• Vanessa

    @Claudia

    They’re not worried about slipping up because just believing that Jesus died for them is enough to get the into heaven.

  • http://pinkydead.blogspot.com David McNerney

    This is all well and good – but when it comes to a “moral” issue like gay marriage, the good catholic hides his simple personal bigotry behind the “moral” values of their “faith”.

    The secular individual has no such luxury and has to deal with consequences of their beliefs – especially the consequences for other people.

  • littlejohn

    My guess is that as we see the more moderate theists effectively losing their religion, the more pro-Christian backlash we’ll see among the shrinking but very vocal Tea Party types.
    This could go so far as to split the current Republican Party into two groups based on degree of piety. The ultra-right Teabaggers seem to favor a theocracy. The few remaining moderate Republicans find them embarrassing.
    The next couple of election cycles will be very interesting, I think.

  • http://hoverfrog.wordpress.com hoverfrog

    I’m not so sure that they are losing their religion. Rather they are changing their religion so that it conforms to secular life. That’s how religious people (apart from a few of the crazed evangelists) in England act anyway. You simply don’t know that they have a faith, they act the same, they don’t mention religion and they try to be good people. Like the rest of us.

  • ihedenius

    Don’t let anyone get away with the argument that they’re on higher moral ground because of their faith.

    That has never occurred to me. But then I was never indoctrinated and wasn’t even aware of the existence of religion until six or maybe even seven years old. My country is one of the most irreligious on earth. I’m looking in from the outside. Except for 911 I might never have taken an interest in the phenomenon of religion.

  • Todd

    But if one adheres to the principle of Occam’s razor — that the simplest explanation is the most likely — there is another, more unsettling conclusion: that many people who call themselves Christian don’t really believe, deep down, in the tenets of their faith. In other words, their actions reveal their true beliefs.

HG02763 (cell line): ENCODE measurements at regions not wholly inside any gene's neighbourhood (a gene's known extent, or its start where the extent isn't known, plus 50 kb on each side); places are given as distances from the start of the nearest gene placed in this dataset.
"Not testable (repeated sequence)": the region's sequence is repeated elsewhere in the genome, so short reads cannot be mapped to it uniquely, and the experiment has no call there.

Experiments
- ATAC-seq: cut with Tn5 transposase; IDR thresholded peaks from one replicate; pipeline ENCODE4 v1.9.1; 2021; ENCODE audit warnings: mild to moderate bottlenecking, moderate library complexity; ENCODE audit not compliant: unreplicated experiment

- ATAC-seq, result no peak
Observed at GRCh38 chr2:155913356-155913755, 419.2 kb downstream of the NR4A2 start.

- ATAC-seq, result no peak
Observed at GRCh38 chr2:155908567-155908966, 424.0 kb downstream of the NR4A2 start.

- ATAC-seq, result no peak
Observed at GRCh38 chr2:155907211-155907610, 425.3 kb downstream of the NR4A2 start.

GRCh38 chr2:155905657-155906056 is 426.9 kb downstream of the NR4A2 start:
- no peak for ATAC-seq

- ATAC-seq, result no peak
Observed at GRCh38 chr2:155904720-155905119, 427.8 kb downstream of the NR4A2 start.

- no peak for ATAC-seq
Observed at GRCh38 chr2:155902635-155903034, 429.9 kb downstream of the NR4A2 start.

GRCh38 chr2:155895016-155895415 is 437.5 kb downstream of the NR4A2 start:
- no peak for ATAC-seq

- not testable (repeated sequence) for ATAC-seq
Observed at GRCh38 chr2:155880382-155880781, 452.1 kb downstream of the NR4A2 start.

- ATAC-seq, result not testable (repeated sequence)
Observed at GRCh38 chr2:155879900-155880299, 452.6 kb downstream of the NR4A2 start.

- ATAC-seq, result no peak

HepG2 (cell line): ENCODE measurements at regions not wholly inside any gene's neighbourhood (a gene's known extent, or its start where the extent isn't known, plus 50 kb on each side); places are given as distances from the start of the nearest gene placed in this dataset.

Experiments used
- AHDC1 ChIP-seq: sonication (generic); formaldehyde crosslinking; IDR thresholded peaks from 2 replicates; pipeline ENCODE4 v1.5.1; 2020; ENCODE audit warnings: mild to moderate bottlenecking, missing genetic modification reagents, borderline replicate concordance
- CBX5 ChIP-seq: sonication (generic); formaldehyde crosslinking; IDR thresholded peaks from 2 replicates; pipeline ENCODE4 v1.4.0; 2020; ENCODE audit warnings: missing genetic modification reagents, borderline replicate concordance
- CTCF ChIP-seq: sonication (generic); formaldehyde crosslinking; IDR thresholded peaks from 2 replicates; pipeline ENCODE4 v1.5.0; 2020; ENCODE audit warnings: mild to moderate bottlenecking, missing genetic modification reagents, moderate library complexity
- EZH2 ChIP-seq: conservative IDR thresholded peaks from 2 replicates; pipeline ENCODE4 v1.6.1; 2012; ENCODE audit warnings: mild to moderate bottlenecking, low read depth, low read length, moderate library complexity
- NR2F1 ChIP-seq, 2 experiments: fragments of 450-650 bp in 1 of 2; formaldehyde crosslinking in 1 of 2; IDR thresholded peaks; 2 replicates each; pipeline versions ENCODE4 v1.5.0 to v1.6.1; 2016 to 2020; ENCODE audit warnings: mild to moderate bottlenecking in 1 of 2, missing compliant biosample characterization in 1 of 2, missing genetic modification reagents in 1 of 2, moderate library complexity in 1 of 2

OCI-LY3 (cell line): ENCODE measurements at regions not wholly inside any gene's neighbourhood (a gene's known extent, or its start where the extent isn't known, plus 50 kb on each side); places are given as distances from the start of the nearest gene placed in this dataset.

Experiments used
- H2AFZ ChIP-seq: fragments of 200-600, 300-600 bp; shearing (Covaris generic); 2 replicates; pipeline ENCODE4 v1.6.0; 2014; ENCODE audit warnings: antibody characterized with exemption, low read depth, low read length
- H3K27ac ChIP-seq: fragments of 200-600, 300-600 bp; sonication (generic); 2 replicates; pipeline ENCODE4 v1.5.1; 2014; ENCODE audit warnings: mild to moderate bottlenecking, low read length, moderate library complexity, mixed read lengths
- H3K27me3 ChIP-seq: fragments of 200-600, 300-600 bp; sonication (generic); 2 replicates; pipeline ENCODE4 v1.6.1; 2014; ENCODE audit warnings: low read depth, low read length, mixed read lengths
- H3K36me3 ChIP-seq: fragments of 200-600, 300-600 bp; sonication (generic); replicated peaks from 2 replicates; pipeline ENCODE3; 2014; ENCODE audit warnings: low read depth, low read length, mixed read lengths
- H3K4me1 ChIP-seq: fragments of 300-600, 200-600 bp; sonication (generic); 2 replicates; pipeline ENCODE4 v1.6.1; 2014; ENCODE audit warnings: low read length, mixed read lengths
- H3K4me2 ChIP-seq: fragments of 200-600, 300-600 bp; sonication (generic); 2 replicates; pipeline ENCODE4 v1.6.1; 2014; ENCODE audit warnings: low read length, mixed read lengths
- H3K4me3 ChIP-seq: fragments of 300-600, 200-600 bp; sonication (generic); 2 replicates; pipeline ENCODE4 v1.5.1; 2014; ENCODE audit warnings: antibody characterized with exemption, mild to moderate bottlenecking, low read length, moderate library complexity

Taking the liberty to expand just a bit on what others have already astutely pointed out:

    1. I would argue that this is a misstatement – or at least an oversimplification – of Occam’s Razor, but even given Lobdell’s version the simplest explanation is hypocrisy. Tacking on the notion that “many people who call themselves Christian don’t really believe, deep down, in the tenets of their faith” is an unnecessary complication.

    2. Lobdell chooses to use this unnecessary complication in order to reach his preconceived conclusion that Christians’ moral failures don’t arise out of sheer hypocrisy, but because they have capitulated to the immorality of secularism. Hammurabi is exactly right: The implication is that Christianity is virtuous, righteous, and moral while secularism is unethical, corrupt, and evil. It couldn’t possibly be that born-again Christians are more likely to be racist because they already are racist and can easily find Biblical justification for racism (or that they assimilate into a evangelical culture of racism and prejudice; their fall from grace must be due to amoral secularism. Bullshit. If it walks like a duck and talks like a duck it must be…secularism? Don’t blame “secularism” for Christians’ failures to live up to their own moral standards.
    Lobdell subsequently abandons his own appeal to Occam’s Razor: The simplest explanation, and by far the most likely, is that priests abuse children and Sunday morning services are segregated because of the church. His birth-control example is a complete non-sequitur: The reason “most Catholic women use birth control” is that the Catholic prohibition on contraception is indescribably absurd. It is preposterous to blame religious institutional ills on the people who are not even religious, but it’s much easier than holding Christians accountable to their own moral codes.